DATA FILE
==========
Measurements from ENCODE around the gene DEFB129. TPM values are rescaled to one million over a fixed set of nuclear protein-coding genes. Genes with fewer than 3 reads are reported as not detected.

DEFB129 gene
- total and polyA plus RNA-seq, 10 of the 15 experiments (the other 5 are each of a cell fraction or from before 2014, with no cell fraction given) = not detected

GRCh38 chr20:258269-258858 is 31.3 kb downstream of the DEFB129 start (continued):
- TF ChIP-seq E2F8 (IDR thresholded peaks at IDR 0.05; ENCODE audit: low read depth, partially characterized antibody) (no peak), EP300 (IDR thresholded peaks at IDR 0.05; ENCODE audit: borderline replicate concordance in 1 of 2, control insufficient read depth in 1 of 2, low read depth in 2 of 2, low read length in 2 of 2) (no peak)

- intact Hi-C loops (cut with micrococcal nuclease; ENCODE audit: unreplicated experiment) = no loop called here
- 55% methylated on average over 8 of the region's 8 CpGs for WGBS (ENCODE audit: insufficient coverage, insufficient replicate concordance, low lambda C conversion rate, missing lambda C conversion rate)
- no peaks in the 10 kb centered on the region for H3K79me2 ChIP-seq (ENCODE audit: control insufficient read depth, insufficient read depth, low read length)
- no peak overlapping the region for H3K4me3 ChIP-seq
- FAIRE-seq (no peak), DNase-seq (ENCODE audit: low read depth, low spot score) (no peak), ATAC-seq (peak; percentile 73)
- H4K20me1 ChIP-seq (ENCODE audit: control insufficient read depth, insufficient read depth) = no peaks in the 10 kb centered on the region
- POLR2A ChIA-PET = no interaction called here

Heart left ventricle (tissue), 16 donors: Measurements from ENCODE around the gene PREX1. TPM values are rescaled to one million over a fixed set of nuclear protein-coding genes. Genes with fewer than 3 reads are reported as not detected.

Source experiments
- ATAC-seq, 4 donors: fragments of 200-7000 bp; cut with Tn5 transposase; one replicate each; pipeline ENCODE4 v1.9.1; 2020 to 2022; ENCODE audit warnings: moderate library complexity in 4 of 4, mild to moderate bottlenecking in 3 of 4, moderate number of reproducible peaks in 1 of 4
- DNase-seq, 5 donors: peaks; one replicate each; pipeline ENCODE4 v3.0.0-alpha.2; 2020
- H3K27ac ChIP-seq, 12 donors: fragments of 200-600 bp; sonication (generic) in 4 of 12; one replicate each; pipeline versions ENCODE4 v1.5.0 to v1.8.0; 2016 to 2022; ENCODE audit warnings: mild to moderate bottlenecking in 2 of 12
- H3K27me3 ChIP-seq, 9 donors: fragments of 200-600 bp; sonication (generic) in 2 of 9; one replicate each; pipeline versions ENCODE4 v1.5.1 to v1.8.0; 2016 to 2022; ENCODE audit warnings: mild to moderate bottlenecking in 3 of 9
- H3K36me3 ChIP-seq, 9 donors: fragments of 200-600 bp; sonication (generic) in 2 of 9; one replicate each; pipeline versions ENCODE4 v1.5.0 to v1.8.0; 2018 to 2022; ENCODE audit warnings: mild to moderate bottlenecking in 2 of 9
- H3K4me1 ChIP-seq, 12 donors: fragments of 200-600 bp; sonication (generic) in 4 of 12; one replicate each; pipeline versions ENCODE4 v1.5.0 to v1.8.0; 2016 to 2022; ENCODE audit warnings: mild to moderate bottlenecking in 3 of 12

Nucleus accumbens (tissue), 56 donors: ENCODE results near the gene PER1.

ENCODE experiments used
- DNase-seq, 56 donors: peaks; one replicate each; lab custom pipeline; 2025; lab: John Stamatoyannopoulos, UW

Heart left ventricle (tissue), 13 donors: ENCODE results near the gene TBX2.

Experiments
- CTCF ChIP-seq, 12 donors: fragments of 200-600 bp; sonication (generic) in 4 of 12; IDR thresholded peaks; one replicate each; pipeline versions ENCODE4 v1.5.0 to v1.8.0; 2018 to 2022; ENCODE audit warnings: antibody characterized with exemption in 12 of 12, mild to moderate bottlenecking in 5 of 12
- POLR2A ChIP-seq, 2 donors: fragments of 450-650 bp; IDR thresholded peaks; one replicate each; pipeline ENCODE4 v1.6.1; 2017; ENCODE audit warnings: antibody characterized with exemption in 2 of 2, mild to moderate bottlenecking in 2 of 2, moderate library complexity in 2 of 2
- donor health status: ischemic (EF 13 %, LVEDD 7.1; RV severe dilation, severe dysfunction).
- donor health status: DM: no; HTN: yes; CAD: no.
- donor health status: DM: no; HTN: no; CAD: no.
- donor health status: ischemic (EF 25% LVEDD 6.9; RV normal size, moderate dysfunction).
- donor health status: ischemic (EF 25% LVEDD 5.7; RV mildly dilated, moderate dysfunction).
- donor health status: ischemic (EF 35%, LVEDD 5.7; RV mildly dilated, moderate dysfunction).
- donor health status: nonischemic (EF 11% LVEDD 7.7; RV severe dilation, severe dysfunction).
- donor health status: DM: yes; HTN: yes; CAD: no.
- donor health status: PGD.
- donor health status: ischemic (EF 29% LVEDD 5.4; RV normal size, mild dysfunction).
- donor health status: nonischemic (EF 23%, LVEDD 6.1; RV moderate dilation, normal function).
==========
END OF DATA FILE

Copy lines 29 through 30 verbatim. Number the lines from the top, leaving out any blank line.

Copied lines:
- donor health status: DM: no; HTN: yes; CAD: no.
- donor health status: DM: no; HTN: no; CAD: no.